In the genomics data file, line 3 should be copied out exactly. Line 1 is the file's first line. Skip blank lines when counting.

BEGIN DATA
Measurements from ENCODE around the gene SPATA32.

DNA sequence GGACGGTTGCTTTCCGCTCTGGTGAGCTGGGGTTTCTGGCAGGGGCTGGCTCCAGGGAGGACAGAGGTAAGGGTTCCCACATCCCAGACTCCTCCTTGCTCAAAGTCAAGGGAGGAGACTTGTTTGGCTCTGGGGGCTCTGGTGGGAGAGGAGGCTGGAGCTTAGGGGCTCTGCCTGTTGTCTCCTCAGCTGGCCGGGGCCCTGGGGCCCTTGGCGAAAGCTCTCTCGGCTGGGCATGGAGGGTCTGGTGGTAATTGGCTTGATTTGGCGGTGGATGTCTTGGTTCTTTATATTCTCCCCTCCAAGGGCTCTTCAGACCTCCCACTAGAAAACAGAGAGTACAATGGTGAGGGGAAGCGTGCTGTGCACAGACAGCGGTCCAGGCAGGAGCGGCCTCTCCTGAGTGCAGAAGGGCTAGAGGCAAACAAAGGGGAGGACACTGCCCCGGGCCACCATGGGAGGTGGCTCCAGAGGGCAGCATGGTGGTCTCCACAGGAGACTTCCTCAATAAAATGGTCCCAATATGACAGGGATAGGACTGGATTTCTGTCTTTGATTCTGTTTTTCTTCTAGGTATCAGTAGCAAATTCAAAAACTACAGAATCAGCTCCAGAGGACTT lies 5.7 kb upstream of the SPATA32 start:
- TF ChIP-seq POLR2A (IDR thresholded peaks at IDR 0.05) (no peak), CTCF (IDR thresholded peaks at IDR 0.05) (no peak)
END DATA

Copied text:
- TF ChIP-seq POLR2A (IDR thresholded peaks at IDR 0.05) (no peak), CTCF (IDR thresholded peaks at IDR 0.05) (no peak)